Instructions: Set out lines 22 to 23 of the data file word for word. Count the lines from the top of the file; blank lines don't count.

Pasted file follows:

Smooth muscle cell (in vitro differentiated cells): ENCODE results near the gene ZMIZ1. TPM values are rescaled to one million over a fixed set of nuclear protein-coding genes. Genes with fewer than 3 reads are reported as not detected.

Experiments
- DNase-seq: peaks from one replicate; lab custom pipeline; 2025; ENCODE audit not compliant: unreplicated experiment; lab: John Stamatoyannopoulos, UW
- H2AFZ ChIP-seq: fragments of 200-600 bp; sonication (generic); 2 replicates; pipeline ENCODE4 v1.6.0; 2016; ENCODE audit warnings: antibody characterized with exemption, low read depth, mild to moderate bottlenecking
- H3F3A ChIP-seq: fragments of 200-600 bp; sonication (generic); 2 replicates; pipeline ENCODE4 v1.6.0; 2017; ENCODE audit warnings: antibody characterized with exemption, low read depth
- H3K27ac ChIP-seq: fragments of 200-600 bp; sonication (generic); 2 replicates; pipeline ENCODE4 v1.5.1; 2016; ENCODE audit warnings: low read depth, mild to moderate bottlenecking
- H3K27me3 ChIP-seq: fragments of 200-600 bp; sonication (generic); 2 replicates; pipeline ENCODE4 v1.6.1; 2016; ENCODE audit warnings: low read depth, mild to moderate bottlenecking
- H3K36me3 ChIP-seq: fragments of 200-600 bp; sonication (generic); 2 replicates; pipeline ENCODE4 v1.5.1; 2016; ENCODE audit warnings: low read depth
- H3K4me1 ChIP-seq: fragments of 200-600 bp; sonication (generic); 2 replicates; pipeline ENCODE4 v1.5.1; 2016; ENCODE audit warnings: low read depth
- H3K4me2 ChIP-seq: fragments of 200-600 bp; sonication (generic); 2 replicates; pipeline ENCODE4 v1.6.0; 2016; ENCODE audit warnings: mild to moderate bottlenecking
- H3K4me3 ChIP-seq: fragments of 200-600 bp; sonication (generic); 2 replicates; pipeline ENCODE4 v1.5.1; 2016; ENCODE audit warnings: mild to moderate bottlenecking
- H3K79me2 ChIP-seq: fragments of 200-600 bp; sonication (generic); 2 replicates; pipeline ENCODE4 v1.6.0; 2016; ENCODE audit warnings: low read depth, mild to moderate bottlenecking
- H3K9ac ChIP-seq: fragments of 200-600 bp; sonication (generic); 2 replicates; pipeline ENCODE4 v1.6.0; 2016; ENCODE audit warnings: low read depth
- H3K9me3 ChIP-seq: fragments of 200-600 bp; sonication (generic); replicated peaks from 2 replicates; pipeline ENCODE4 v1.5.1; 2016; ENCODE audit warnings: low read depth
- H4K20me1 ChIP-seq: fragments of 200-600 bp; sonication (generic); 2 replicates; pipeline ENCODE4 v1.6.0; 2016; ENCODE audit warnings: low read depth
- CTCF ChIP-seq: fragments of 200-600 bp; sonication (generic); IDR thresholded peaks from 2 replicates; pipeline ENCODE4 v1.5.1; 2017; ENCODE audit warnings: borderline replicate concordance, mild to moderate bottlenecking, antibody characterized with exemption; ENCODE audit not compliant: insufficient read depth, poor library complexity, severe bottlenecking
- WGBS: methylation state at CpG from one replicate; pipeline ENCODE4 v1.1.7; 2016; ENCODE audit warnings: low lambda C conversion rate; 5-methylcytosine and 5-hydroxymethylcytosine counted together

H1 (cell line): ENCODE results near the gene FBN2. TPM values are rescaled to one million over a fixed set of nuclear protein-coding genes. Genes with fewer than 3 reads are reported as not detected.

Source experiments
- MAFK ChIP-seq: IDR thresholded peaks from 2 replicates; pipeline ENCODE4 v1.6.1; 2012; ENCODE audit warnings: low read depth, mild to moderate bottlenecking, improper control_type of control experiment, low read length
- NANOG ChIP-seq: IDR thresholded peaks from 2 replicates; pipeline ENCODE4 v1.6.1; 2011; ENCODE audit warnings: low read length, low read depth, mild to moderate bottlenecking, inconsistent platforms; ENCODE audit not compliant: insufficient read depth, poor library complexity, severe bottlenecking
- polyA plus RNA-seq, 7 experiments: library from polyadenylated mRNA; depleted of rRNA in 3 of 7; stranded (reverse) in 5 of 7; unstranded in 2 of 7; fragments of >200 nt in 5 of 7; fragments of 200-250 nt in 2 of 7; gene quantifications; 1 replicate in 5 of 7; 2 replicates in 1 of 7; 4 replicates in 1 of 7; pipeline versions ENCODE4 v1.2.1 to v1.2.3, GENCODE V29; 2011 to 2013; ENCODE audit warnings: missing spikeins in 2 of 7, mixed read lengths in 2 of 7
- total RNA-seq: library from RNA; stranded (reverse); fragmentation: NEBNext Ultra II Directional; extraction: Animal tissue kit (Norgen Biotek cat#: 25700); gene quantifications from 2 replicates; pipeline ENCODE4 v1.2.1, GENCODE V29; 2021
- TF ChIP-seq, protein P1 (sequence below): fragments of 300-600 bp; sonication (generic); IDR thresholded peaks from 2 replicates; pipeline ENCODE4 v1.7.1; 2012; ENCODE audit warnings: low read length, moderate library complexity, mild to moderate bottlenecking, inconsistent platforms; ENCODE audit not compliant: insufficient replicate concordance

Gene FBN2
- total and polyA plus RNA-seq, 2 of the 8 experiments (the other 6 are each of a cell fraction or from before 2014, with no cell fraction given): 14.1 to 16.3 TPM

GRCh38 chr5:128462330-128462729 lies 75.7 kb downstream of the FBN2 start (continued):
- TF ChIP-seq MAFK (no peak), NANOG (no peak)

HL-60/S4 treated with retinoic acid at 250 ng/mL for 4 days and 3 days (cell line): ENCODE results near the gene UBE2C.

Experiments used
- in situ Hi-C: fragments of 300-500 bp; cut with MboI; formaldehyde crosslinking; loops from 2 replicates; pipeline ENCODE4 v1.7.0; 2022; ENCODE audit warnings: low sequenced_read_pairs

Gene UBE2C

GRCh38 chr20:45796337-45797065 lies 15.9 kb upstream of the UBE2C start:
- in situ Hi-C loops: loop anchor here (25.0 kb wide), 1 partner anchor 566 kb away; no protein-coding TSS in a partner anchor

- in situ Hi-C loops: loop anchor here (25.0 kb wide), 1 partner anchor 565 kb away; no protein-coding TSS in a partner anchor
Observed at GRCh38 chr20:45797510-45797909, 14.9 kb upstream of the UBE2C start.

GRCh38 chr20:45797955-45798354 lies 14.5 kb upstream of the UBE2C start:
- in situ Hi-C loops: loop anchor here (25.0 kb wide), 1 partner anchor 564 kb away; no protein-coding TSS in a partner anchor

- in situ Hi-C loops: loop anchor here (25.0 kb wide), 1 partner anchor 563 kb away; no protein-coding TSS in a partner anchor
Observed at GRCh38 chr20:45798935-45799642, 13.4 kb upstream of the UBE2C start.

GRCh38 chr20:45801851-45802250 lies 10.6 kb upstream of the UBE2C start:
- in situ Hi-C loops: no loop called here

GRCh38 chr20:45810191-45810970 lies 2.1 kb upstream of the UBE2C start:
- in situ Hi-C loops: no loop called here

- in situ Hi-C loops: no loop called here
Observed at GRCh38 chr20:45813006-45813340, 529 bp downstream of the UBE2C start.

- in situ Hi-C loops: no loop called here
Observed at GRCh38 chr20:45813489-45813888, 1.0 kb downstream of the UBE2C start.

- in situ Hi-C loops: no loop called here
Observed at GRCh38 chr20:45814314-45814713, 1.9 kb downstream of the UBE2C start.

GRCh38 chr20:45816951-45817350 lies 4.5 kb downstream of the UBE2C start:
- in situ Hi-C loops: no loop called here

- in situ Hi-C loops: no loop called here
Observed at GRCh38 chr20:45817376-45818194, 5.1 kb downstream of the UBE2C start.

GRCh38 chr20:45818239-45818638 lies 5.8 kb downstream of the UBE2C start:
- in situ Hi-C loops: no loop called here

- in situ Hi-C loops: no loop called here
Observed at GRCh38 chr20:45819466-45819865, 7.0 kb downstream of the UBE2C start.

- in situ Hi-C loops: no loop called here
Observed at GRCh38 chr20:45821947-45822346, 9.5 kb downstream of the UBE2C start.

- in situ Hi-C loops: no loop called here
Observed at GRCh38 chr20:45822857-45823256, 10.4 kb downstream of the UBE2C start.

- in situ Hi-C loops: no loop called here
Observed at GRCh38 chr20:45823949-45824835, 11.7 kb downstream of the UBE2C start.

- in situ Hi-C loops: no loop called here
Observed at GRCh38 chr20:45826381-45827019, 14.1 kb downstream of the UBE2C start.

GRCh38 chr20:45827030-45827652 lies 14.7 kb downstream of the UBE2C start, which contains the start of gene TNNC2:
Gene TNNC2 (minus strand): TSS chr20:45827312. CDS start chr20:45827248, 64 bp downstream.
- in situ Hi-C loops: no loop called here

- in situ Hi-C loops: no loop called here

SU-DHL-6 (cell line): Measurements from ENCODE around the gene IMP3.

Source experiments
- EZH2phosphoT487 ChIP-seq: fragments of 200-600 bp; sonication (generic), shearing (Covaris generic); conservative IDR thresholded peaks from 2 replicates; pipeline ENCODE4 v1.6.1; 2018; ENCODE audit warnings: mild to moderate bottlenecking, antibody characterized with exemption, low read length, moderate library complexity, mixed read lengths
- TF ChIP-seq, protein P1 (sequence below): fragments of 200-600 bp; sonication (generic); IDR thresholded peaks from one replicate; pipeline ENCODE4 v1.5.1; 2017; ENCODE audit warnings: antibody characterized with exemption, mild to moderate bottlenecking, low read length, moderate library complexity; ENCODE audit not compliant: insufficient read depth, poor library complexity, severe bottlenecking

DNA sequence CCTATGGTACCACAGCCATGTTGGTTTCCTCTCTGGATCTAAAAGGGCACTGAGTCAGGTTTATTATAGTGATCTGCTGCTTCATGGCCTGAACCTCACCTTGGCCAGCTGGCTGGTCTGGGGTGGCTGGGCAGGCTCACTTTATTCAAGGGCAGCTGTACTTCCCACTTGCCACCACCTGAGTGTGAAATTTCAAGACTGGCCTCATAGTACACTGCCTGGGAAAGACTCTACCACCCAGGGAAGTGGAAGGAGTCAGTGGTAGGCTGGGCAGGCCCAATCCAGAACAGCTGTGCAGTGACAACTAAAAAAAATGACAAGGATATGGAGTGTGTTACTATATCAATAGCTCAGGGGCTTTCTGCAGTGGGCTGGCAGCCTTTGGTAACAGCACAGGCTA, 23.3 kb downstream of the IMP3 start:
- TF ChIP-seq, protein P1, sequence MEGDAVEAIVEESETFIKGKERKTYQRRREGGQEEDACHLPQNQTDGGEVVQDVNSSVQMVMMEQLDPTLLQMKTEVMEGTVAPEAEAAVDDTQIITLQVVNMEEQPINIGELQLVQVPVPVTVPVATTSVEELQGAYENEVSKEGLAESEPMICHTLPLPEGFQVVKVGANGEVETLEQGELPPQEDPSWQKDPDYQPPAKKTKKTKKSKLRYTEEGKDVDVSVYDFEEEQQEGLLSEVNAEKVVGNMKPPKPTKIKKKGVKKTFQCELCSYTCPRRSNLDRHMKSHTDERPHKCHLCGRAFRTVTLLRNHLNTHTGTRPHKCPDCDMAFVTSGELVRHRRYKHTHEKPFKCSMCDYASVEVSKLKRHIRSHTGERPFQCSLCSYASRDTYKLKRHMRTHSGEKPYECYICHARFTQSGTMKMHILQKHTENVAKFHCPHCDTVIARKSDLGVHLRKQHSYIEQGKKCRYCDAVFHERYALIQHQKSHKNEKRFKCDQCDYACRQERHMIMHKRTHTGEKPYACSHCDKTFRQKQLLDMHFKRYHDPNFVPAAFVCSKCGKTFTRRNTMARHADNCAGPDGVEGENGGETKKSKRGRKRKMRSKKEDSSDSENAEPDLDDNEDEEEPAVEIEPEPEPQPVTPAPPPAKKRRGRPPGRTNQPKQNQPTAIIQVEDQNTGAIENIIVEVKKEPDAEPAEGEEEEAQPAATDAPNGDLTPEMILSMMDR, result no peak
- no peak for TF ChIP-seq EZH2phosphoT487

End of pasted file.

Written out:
- polyA plus RNA-seq, 7 experiments: library from polyadenylated mRNA; depleted of rRNA in 3 of 7; stranded (reverse) in 5 of 7; unstranded in 2 of 7; fragments of >200 nt in 5 of 7; fragments of 200-250 nt in 2 of 7; gene quantifications; 1 replicate in 5 of 7; 2 replicates in 1 of 7; 4 replicates in 1 of 7; pipeline versions ENCODE4 v1.2.1 to v1.2.3, GENCODE V29; 2011 to 2013; ENCODE audit warnings: missing spikeins in 2 of 7, mixed read lengths in 2 of 7
- total RNA-seq: library from RNA; stranded (reverse); fragmentation: NEBNext Ultra II Directional; extraction: Animal tissue kit (Norgen Biotek cat#: 25700); gene quantifications from 2 replicates; pipeline ENCODE4 v1.2.1, GENCODE V29; 2021